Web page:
Faced with a dead end, the CSIS looked to discover who had paid for the robots' passage. Armed with international warrants and backed up by the major powers, they wrestled their way through a dizzying series of bank accounts, trusts, and shell companies based in the Caymans, Hong Kong, the City of London, Jersey, and finally, Mauritius. Every single one of the payments pointed towards an account owned by the brother-in-law of the Prime Minister of Mauritius, Rashid Torabully.

Torabully had come into power eight years earlier in a controversial election that saw unprecedented sums spent on smear campaigns against his opponent. Some suspected that he was secretly funnelling money from British corporations keen to exploit recently discovered deposits of rare elements, but nothing had been proven at the time.

The CSIS made a bold move. After consulting their allies, they launched physical and digital network attacks at Torabully's supporters in order to forcibly extract information from their systems. Within minutes, they had their smoking gun: terabytes of messages, conversations, and plans from Torabully and his conspirators, all related to the Collingwood meteor. Then they made an astonishing discovery — the target of their attack was a single person: Michael Shaxson, a British High Court Judge.

The previous year, Shaxson had been involved in a case against United Petroleum, a company accused of tax evasion, bribery, hacking, and general dirty tricks. It was widely thought that Shaxson would rule against UP, and that he would recommend a deep reformation of the tax system, including an elimination of reinvoicing, transfer pricing and a general rollback of banking secrecy. Polls suggested that his recommendations would be favoured by British citizens.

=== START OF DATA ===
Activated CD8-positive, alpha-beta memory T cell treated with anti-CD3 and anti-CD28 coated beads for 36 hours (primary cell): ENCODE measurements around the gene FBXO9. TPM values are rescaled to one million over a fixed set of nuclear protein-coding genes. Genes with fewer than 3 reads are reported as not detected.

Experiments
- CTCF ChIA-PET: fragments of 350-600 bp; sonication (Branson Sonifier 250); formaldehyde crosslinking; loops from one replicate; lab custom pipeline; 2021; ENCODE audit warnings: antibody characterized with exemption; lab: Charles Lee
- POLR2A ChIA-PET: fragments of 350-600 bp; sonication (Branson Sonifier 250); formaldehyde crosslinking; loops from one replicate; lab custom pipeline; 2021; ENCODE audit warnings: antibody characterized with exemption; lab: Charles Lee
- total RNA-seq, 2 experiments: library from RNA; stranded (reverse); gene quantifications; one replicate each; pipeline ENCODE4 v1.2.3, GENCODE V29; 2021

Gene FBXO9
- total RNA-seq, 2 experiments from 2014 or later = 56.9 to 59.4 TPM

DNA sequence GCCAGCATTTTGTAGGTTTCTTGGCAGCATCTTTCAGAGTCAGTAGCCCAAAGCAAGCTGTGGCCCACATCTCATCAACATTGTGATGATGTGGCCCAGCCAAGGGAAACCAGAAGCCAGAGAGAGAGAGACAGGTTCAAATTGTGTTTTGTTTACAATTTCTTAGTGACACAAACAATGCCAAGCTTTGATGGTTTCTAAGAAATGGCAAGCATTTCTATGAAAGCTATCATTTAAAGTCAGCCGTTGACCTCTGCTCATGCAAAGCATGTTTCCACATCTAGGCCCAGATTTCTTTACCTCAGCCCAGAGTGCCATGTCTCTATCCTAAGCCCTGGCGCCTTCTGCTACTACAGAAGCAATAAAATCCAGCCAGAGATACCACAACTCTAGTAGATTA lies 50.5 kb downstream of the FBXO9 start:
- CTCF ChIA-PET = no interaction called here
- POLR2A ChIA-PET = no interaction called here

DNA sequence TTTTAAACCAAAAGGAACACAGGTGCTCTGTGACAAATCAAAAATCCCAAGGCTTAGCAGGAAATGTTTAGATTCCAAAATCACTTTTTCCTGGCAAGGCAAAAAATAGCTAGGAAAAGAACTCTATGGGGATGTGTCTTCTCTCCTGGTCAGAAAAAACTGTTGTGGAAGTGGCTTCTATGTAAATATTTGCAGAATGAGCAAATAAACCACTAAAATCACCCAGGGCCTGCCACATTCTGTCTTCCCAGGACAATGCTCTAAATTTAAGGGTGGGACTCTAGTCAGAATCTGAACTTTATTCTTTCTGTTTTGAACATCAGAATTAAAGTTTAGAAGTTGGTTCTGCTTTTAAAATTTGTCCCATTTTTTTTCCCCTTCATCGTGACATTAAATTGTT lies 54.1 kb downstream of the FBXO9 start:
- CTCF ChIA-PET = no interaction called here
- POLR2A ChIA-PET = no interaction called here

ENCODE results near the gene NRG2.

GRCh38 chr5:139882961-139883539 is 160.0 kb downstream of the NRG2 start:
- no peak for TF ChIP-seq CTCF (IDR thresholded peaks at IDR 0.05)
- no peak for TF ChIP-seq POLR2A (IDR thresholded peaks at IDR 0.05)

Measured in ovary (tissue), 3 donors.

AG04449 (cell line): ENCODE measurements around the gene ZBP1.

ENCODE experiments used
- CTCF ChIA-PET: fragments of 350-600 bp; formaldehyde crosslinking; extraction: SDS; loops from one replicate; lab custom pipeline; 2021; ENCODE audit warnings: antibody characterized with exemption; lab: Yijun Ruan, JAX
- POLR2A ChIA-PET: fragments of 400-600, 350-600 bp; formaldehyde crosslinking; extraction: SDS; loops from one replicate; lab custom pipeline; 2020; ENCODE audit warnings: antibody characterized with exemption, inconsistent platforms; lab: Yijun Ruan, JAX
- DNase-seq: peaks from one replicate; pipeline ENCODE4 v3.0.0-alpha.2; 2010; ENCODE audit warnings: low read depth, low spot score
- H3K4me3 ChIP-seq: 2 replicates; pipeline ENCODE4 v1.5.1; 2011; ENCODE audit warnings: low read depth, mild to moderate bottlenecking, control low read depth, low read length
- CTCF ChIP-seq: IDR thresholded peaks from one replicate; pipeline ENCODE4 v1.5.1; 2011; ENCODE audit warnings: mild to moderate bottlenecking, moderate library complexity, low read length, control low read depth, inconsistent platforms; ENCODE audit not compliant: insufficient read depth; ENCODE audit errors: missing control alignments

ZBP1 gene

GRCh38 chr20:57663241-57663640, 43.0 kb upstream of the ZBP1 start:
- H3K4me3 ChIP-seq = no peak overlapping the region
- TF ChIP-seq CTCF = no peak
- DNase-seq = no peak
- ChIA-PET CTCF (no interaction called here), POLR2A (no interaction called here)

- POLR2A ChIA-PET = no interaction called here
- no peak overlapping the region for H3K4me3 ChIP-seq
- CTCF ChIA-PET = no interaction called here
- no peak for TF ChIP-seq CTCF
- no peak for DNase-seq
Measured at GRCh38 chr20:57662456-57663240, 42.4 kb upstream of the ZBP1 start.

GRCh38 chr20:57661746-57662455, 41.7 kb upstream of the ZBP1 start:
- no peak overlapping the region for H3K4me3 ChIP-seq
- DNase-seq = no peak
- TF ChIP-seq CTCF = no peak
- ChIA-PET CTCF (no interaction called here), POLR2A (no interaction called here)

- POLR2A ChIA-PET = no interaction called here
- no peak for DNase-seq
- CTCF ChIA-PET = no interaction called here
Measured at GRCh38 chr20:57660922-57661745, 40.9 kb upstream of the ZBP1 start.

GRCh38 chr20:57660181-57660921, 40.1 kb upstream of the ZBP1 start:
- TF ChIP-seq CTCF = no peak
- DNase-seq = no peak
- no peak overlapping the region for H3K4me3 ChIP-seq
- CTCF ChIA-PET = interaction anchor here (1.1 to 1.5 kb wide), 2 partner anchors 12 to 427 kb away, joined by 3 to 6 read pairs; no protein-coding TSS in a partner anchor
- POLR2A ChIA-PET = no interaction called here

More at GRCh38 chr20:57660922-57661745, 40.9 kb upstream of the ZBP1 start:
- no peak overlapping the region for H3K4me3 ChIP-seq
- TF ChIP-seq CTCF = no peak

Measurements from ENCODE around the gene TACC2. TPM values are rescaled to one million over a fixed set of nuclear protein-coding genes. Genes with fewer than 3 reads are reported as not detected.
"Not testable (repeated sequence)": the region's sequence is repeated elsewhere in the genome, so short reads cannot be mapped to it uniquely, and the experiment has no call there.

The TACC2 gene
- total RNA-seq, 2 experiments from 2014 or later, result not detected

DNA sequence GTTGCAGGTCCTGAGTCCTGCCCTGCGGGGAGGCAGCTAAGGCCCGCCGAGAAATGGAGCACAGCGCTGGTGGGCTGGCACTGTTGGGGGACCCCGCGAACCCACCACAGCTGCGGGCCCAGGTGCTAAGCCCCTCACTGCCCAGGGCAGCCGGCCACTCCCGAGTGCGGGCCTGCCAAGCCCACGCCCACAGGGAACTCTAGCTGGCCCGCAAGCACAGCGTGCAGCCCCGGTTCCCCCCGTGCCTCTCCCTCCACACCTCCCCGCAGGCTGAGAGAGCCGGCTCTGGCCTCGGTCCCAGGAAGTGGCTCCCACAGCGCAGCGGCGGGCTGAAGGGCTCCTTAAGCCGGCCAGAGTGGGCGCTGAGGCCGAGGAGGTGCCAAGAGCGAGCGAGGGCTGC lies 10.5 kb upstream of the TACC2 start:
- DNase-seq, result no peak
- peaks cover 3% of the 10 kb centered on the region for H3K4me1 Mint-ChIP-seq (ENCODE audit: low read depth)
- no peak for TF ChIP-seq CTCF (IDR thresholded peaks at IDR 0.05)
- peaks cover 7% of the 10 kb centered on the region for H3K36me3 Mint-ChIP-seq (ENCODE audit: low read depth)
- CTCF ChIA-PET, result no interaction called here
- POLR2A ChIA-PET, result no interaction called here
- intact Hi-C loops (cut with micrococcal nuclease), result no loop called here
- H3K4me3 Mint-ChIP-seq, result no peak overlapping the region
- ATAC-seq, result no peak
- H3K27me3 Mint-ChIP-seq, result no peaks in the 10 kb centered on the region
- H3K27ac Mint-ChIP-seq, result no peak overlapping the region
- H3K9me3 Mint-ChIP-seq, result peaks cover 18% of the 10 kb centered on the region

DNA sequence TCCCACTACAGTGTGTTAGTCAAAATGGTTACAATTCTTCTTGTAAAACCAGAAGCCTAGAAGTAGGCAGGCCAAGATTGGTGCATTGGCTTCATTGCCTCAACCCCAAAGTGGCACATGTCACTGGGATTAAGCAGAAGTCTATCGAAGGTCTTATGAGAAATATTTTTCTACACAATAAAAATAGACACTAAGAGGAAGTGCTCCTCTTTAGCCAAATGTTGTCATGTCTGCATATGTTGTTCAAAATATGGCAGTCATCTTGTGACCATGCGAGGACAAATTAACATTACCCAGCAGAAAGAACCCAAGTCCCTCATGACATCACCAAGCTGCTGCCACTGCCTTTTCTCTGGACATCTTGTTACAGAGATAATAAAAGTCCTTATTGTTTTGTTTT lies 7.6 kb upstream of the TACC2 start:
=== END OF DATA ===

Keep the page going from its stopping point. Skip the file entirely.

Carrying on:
Plenty of corporations and tax havens were deathly afraid of this outcome, particularly the Prime Minister of Mauritius, who personally stood to lose billions. One way to derail this process was by killing Shaxson. Using an airburst meteor at his favorite holiday resort as a murder weapon may have been disproportionate and expensive, but previous death threats had resulted in Shaxson's shielding by a powerful drone-based PPOI order (protective permanent overwatch and intervention). If killing 300 people meant that business could continue as normal — and if it intimidated other opponents into staying away — then it was well worth the cost.

Torabully was not the mastermind behind the scheme; it was only due to his lax data security measures that the CSIS investigators were able to get as far as they did. Unfortunately, his allies were not quite as foolish and remained hidden until much later.

However, the sensational nature of the attack, and the detailed accounts of how Torabully and his allies aimed to benefit from it, rallied popular opinion against the interests of the tax havens. New ‘Shaxson Regulations’ were imposed, including all those that he would have recommended and more, marking the beginning of the 'Great Reclamation' of the economy from its manipulators.